hybrid ground. Each includes an open hand, an emblem brought to Morocco by
Phoenician sailors in the ninth century B.C. and adopted by both Jews and
Muslims. It is ubiquitous in the Moroccan Jewish context, whether cast in metal,
drawn on paper or, in one spectacular instance, imbedded within a filigree
pattern of trees, flowers, menorahs and swans cut from paper and colored foil.
No shared tradition is more striking, though, than the Moroccan devotion
cult of saints, which Jews borrowed from Islam. Most of the saints were rabbis
revered in life but credited with miraculous powers after death. Some were local
personalities. Others were near-mythical figures, like Rabbi Simeon bar Yohai,
thought by some to be the author of the mystical five-volume Zohar. Many saints
are worshiped by Jews and Muslims alike and their tombs are magnets for
ardent, sometimes arduous pilgrimage.
The show ends with a reference to a journey, though not a pilgrimage exactly.
small installation recreates the type of classroom found in Jewish schools set
up throughout Morocco by the French philanthropic organization Alliance Israélite
Universelle. Secular and francophile, the schools were meant to prepare Jewish
children in "backward" countries for life in the wider modern world, and the wider
world is where many of the graduates ended up.
Throughout the 19th and early 20th centuries Jews left Morocco for Europe,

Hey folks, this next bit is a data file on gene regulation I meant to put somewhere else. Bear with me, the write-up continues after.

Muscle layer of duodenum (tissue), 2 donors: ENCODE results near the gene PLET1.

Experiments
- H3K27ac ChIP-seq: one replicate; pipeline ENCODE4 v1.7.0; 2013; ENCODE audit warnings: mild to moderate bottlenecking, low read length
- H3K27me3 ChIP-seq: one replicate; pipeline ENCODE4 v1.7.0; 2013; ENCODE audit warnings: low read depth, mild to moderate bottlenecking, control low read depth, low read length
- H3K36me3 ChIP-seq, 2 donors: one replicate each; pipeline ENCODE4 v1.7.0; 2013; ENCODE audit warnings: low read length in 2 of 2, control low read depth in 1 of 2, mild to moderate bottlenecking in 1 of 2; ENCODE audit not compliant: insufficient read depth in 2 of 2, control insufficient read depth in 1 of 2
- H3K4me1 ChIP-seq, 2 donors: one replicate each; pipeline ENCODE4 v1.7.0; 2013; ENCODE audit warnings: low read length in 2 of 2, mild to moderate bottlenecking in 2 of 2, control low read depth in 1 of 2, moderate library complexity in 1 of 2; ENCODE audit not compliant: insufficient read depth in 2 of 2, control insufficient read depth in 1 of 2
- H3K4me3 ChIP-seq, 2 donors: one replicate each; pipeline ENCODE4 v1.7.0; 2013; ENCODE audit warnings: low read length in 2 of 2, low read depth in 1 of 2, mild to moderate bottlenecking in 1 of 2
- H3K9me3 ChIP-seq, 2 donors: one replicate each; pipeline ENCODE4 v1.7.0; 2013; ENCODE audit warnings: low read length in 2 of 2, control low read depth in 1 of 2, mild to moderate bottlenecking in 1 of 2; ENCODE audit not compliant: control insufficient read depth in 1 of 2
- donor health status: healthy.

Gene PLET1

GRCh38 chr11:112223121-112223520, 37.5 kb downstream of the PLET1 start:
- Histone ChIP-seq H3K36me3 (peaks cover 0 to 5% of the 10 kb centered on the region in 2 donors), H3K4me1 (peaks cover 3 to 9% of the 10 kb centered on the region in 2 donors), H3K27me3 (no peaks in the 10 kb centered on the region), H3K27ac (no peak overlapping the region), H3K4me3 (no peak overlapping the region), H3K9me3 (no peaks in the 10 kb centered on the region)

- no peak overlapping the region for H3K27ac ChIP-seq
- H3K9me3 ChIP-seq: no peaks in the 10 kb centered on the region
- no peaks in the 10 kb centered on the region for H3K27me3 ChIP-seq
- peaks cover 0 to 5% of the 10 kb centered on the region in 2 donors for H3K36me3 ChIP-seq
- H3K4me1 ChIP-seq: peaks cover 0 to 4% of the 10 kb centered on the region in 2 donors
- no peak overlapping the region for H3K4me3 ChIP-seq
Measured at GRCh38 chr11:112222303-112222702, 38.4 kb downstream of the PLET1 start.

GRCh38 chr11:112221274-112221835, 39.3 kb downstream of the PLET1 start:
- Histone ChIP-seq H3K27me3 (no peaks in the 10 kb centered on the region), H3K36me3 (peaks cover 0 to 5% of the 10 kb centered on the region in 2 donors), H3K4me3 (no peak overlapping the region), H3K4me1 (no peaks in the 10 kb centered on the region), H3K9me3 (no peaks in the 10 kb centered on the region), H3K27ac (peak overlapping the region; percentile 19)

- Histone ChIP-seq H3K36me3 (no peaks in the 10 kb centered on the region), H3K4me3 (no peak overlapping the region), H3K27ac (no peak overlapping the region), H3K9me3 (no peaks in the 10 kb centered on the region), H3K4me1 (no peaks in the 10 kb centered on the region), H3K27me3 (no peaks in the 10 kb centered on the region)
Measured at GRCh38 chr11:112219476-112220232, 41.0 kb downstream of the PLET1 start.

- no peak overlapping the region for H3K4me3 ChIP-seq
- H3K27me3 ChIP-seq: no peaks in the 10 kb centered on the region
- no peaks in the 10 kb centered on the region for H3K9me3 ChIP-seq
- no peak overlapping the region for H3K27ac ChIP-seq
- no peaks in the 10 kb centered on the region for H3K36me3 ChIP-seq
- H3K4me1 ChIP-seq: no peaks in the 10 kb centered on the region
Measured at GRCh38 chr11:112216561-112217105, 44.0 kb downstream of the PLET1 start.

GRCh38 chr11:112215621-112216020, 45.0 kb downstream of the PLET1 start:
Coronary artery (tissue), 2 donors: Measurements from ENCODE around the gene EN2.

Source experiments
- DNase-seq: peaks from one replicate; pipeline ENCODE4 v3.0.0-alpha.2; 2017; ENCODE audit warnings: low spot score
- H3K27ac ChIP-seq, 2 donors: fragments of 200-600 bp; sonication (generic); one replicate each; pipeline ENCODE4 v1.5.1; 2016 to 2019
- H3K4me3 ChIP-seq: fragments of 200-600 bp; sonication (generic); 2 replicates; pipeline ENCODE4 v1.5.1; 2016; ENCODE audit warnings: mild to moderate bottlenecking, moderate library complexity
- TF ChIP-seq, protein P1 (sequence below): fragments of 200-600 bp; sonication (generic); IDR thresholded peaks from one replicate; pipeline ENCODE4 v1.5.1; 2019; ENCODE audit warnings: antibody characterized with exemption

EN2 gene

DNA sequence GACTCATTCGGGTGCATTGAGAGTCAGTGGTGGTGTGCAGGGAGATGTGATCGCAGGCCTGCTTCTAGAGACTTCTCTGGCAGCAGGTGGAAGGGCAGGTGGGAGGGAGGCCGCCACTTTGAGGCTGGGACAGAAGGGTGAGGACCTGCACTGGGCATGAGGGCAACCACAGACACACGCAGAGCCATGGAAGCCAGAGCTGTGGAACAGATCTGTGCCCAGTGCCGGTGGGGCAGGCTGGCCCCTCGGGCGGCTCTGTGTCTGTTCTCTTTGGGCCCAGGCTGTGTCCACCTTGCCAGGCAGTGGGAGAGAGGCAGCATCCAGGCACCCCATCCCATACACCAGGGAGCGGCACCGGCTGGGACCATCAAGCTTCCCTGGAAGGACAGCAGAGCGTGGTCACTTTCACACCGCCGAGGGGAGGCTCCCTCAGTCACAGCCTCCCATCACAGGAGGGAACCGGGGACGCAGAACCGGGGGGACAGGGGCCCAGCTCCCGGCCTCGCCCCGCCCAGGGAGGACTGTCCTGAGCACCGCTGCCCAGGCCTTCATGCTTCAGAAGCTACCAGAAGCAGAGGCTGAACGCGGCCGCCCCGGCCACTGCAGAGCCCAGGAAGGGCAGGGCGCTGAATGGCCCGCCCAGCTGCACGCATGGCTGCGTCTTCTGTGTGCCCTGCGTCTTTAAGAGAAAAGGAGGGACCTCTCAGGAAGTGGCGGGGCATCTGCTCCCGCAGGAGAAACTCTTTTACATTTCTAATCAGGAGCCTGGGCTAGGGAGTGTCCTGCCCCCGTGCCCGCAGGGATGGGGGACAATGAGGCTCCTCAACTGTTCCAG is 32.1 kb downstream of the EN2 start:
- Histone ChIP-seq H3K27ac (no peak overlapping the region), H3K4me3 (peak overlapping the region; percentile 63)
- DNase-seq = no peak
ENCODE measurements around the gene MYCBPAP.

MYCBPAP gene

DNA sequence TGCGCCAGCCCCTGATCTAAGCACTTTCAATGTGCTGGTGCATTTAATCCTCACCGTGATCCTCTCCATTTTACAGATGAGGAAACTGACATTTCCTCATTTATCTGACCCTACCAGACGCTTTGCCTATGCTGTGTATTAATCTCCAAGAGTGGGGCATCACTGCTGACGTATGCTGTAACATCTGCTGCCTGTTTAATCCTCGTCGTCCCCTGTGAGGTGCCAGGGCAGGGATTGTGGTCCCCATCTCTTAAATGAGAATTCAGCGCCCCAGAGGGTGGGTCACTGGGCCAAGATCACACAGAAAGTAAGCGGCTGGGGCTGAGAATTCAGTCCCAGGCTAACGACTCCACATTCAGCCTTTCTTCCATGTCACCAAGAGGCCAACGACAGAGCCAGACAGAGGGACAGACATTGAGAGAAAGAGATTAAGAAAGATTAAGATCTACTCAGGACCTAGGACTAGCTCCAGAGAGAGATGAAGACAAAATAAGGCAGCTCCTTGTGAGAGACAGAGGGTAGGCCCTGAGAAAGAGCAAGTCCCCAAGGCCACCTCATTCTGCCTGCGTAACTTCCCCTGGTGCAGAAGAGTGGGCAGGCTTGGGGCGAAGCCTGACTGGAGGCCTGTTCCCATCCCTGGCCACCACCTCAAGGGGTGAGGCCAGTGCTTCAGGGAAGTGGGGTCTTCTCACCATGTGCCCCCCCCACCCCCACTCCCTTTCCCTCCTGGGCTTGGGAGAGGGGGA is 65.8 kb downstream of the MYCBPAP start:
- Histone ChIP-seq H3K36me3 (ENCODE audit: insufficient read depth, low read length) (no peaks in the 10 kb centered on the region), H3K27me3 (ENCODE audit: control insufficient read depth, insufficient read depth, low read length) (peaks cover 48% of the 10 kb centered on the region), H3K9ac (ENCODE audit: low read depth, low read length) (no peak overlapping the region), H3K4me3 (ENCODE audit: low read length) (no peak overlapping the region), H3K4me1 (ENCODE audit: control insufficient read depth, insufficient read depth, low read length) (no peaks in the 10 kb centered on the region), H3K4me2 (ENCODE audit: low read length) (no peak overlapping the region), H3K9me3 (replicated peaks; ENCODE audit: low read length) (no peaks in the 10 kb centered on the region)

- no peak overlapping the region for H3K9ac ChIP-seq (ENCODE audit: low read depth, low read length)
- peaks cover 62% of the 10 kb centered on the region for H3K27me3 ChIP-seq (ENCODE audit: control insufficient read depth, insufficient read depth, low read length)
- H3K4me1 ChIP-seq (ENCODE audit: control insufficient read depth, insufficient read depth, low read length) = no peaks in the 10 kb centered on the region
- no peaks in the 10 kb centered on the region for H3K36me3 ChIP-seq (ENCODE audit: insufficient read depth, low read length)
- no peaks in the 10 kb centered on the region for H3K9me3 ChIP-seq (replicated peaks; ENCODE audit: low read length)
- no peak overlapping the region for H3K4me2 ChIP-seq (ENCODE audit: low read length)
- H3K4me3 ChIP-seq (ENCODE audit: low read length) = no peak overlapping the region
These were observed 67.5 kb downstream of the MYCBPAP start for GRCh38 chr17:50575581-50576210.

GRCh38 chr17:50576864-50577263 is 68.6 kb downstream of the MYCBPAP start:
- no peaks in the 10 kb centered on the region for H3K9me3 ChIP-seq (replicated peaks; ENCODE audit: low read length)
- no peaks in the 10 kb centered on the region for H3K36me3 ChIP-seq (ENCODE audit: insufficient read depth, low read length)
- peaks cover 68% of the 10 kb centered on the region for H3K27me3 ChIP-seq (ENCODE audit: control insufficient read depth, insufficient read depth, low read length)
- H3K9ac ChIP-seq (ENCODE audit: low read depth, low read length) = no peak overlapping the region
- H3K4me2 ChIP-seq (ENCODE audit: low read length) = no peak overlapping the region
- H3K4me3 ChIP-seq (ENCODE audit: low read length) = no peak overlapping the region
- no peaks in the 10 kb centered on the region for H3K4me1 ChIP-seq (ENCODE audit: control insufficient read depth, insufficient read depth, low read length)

Americas and elsewhere. Then in the 1950's and 1960's virtually the entire
Jewish population ó some 280,000 people ó emigrated, spurred in part by the
founding of Israel but mostly by fear for the status of Jews once Morocco gained
independence from the Europeans.
This diaspora is a star-crossed tale of illusions and betrayals, one far
complex for mere objects to explain, which makes the exhibition catalog a crucial
component of the show. It includes solid historical essays and a reminiscence
by the Muslim writer Oumama Aouad Lahrech about her confused reactions as a
young girl to seeing her Jewish friends leaving their homeland.
Most evocative, though, is an account by the novelist Ami Bouganim about
Jewish childhood in Essaouira, a city "on the fringes of history, banished from
the heavens, at the windswept crossroads." Many images from the exhibition find
mention here: amulets and Torahs, Jewish quarter streets and imminent
departures. The result is a short, intense trip through the Moroccan past as
dreamlike as Mr. Fardjad's film, as sad and sardonic as a Kafka tale, and as full
of contradictions as the country that produced it.